IF YOU see a “couch on wheels” or two shuttling around Portland give them a wave – they are part of the new Cycling Without Age program.
Two trishaws – officially known as Triobikes – arrived recently and are being ridden by volunteers or volunteers-in-training who want to share the joy of getting outdoors, visiting nice places or places with memories and sharing conversation with passengers.
Passionate Portland cycling enthusiast Michelle Simons set the program in motion last year and joined the international network before creating a chapter of local committee members and applying and receiving funding from multiple sources.
“One of my first passengers last week was 94-year-old Joan,” Ms Simons said.
“She told me how she last rode a bike when she was 64, she had never ridden with a helmet and then proceeded to tell us how she used to fix her own punctures by putting the tube in water and looking for the bubbles.
“I was shocked to (later learn) that Joan had severe dementia: she was so lucid on the bike.”
The group now has 12 bicycle “pilots” in training, and they are working with Harbourside Lodge, Seaview House, Kyeema Support Services, Kurrajong, and Heywood Senior Citizens to provide bike rides to people who are elderly, less mobile, disabled or who would just like to feel the wind in their hair.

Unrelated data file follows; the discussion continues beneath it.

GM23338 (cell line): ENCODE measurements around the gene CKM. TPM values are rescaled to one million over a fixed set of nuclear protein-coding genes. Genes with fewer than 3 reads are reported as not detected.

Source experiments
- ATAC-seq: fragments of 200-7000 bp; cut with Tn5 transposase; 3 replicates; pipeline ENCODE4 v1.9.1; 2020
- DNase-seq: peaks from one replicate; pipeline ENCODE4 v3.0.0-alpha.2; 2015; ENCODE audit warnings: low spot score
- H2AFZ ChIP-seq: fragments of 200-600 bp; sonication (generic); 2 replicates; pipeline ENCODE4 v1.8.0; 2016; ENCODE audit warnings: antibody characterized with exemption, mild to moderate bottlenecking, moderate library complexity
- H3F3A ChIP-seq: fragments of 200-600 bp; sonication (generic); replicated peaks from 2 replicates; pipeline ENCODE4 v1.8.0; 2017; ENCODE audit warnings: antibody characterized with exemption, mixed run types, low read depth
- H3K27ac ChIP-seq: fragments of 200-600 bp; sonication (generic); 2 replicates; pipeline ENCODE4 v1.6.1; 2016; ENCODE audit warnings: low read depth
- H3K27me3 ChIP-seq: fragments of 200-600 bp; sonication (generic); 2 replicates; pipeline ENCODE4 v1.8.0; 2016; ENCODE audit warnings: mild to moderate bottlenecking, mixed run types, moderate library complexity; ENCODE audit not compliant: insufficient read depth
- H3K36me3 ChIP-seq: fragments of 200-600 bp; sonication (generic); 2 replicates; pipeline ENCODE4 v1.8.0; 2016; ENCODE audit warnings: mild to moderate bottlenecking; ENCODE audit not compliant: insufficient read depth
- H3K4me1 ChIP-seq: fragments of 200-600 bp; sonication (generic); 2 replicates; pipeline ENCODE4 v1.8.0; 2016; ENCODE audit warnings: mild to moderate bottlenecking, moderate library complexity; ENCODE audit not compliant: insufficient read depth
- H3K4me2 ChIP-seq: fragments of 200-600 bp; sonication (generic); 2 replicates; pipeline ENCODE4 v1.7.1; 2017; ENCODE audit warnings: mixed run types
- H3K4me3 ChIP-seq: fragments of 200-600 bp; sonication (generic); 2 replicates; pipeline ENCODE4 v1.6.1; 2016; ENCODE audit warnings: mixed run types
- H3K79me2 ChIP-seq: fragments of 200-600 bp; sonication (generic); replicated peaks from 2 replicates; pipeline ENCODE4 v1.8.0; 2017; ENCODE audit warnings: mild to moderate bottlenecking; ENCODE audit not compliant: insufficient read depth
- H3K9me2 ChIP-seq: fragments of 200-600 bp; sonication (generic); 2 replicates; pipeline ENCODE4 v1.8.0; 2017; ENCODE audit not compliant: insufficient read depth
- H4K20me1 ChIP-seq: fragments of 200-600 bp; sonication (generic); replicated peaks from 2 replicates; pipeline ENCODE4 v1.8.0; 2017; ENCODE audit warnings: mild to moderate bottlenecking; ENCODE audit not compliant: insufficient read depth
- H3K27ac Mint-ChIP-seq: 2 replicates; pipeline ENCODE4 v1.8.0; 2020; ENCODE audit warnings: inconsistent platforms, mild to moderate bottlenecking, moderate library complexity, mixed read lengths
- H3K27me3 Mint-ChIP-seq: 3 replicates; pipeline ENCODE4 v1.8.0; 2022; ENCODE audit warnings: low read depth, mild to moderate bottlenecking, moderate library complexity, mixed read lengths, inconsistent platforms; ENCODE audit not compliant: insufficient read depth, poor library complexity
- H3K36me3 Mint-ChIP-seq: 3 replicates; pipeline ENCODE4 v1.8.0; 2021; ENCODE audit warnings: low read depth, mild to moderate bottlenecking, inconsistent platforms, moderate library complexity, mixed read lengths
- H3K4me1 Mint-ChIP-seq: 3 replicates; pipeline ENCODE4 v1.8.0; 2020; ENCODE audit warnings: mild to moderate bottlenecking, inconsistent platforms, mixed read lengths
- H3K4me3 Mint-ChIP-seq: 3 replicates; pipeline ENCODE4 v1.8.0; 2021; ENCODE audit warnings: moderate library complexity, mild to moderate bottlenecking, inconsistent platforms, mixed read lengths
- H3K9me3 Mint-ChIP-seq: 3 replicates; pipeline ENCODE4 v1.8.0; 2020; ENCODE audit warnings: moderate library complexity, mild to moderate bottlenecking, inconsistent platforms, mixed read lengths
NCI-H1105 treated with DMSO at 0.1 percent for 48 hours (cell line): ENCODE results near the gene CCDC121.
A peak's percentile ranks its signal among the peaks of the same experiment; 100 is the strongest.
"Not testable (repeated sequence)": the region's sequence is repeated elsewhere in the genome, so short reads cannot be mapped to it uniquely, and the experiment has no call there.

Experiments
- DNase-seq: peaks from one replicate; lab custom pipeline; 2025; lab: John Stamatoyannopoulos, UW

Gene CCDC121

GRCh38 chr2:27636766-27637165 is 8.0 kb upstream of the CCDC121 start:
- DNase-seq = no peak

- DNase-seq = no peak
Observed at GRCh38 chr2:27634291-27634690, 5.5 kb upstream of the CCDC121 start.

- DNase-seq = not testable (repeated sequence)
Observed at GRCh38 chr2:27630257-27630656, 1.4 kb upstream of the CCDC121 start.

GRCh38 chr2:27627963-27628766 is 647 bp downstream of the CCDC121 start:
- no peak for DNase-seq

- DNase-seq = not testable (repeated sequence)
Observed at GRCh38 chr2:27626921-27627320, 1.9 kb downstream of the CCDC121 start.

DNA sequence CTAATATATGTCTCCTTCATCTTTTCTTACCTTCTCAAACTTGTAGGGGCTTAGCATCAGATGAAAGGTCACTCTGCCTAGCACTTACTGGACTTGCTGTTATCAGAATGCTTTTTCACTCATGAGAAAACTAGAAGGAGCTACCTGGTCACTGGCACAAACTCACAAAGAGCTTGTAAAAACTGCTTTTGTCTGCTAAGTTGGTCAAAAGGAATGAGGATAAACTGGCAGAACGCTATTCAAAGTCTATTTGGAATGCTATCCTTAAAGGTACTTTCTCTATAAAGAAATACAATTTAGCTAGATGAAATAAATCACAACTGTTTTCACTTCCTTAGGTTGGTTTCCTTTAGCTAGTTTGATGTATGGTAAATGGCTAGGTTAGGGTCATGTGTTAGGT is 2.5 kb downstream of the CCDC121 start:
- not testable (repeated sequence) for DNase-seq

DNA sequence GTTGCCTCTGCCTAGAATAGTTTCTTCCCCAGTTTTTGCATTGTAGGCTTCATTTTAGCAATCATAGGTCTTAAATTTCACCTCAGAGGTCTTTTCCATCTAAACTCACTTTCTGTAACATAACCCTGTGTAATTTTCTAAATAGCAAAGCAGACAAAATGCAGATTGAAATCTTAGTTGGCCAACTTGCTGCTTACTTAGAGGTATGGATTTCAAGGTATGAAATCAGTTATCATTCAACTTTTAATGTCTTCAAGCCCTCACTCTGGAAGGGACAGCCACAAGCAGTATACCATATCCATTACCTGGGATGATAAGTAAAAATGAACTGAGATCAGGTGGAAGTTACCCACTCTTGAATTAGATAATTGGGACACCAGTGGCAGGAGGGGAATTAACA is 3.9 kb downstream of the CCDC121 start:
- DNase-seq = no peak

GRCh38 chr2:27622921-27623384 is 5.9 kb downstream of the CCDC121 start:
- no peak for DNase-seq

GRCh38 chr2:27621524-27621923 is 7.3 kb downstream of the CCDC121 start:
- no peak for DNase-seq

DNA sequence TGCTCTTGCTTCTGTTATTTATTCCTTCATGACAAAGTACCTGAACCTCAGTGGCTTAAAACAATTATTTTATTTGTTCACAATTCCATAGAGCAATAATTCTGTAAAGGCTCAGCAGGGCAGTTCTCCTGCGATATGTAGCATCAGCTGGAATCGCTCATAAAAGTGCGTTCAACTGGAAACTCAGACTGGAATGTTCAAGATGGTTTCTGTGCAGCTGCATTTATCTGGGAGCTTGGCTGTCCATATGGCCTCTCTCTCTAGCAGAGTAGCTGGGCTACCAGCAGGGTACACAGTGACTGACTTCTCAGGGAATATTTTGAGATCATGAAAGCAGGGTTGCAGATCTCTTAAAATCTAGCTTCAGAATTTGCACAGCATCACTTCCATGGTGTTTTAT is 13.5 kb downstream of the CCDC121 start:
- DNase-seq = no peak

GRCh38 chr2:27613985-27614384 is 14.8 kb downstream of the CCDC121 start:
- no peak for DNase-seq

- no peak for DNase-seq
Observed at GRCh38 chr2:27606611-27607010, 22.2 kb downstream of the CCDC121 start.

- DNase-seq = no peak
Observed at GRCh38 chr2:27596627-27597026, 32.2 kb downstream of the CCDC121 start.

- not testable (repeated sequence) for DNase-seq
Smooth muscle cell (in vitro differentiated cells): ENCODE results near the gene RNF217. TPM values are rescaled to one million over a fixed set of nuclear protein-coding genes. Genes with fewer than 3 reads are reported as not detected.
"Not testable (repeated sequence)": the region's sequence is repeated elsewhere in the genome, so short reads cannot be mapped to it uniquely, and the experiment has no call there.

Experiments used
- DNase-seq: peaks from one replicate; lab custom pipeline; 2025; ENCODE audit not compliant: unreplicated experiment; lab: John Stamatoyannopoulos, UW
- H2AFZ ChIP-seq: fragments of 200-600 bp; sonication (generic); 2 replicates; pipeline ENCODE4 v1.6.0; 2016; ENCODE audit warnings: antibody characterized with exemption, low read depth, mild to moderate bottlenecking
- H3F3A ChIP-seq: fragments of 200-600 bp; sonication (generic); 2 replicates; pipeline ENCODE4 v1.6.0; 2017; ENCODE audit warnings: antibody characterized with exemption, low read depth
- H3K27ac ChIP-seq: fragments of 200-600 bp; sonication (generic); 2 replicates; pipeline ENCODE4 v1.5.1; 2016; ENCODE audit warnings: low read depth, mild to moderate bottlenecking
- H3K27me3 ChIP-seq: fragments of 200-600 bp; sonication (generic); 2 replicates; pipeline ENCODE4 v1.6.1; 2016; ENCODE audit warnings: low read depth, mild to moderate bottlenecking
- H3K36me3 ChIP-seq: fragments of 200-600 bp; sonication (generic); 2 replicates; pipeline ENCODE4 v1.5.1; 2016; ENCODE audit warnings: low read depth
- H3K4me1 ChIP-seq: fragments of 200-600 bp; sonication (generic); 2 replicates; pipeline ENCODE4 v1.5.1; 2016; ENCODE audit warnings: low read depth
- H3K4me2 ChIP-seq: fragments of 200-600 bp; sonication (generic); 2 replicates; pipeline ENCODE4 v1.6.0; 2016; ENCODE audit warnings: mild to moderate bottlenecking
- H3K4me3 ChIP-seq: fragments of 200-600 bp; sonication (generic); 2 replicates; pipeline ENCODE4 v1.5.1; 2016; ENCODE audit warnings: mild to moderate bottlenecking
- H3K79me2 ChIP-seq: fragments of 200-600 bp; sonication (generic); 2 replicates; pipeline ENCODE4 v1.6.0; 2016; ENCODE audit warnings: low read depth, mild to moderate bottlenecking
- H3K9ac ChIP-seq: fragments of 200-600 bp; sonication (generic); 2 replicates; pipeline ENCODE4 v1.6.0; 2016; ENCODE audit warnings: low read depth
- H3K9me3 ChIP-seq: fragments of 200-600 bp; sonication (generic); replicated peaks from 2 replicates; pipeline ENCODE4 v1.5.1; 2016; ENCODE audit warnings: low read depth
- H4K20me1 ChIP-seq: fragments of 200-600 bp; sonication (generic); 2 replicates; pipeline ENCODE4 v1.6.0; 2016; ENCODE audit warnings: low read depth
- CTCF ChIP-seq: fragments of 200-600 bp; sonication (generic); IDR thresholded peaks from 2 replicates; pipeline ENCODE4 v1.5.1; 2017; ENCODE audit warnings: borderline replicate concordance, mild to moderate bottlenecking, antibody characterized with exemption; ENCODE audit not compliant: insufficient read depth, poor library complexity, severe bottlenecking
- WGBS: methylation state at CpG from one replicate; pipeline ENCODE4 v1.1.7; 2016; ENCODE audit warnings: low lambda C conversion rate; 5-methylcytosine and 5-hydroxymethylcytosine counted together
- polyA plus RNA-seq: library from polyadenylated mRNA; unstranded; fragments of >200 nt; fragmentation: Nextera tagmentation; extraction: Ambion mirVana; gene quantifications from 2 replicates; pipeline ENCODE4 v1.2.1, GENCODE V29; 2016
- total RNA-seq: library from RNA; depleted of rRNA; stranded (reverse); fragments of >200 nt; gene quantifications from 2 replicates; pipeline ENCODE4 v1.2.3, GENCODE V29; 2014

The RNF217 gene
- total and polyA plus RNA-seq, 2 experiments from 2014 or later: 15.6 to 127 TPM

“We are hoping to develop further relationships with other agencies and ensure the full utilisation of the program,” Ms Simons added; she hopes the bikes will eventually be used most days a week when the weather is fine.
South West TAFE VCAL students are also expected to get involved with riding as well as helping administer the project.
The bikes are e-assisted (electric) and have seven gears, and they can carry people weighing up to 250kg in total.
Their maximum speed when carrying passengers is 10 to 12km/h, passengers wear seatbelts, and pilots and passengers wear helmets.
Extra pilots are being sought and drivers are being encouraged to give cyclists “our fair share of the road” when they see them out.
“Our first route will be from the water tower down to the foreshore area, Nuns’ Beach and the Lee Breakwater and along the path on the Ploughed Field. Over time we will add routes,” Ms Simons said.
The program will be officially launched at a high tea at the Portland Botanic Gardens on Sunday, March 14.
For more information about the program and to book tickets to the high tea phone or message 0407 227 463.